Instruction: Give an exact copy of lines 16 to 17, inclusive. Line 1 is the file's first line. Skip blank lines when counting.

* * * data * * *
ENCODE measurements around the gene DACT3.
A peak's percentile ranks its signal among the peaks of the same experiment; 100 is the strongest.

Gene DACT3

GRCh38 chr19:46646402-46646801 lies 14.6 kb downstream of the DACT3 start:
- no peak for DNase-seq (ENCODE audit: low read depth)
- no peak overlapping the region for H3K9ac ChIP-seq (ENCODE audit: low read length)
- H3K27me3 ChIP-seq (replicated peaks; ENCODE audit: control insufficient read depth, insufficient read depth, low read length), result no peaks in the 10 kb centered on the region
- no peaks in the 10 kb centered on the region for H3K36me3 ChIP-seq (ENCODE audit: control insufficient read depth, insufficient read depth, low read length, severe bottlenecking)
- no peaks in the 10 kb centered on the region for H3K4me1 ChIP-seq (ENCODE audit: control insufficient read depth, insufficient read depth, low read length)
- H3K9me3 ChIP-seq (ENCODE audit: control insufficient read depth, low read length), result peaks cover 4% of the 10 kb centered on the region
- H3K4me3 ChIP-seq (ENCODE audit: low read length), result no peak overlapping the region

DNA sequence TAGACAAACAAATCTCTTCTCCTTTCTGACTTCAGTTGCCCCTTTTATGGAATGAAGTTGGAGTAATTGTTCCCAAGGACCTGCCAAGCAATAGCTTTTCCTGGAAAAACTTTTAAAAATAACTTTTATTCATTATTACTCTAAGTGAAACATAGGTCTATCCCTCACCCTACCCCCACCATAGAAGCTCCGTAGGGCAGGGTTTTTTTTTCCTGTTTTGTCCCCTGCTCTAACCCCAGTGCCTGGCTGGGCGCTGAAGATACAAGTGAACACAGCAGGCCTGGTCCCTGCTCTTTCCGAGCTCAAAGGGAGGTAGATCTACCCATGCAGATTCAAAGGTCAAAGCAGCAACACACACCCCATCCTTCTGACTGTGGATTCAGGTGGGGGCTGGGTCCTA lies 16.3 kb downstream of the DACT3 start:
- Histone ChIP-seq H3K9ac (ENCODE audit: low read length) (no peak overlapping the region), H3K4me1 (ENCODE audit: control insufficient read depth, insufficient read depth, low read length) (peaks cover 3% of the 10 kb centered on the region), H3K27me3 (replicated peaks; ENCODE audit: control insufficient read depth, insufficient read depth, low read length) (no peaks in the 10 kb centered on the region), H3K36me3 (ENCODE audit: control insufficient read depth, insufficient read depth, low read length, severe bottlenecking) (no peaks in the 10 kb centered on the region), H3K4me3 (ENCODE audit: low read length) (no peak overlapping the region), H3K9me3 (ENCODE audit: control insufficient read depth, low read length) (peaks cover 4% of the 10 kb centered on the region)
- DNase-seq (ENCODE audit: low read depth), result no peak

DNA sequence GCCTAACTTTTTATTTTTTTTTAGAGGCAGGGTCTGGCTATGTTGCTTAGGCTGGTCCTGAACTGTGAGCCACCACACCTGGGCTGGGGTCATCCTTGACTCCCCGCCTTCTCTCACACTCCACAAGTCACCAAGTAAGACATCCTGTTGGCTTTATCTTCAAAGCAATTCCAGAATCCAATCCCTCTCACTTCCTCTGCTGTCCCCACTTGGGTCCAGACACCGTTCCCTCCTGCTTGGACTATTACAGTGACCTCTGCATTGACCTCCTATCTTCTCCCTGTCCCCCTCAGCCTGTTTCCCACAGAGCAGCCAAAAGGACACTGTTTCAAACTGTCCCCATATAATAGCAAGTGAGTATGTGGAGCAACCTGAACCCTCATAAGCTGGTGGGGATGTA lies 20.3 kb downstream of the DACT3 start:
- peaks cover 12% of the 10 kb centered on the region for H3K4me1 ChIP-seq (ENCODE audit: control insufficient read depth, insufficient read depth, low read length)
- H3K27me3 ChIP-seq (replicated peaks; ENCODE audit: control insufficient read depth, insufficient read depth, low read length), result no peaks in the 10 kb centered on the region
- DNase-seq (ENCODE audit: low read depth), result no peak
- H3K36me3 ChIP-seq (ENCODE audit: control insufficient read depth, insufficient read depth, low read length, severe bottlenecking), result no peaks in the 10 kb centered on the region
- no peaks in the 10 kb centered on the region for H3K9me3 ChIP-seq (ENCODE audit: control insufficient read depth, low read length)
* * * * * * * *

- peaks cover 12% of the 10 kb centered on the region for H3K4me1 ChIP-seq (ENCODE audit: control insufficient read depth, insufficient read depth, low read length)
- H3K27me3 ChIP-seq (replicated peaks; ENCODE audit: control insufficient read depth, insufficient read depth, low read length), result no peaks in the 10 kb centered on the region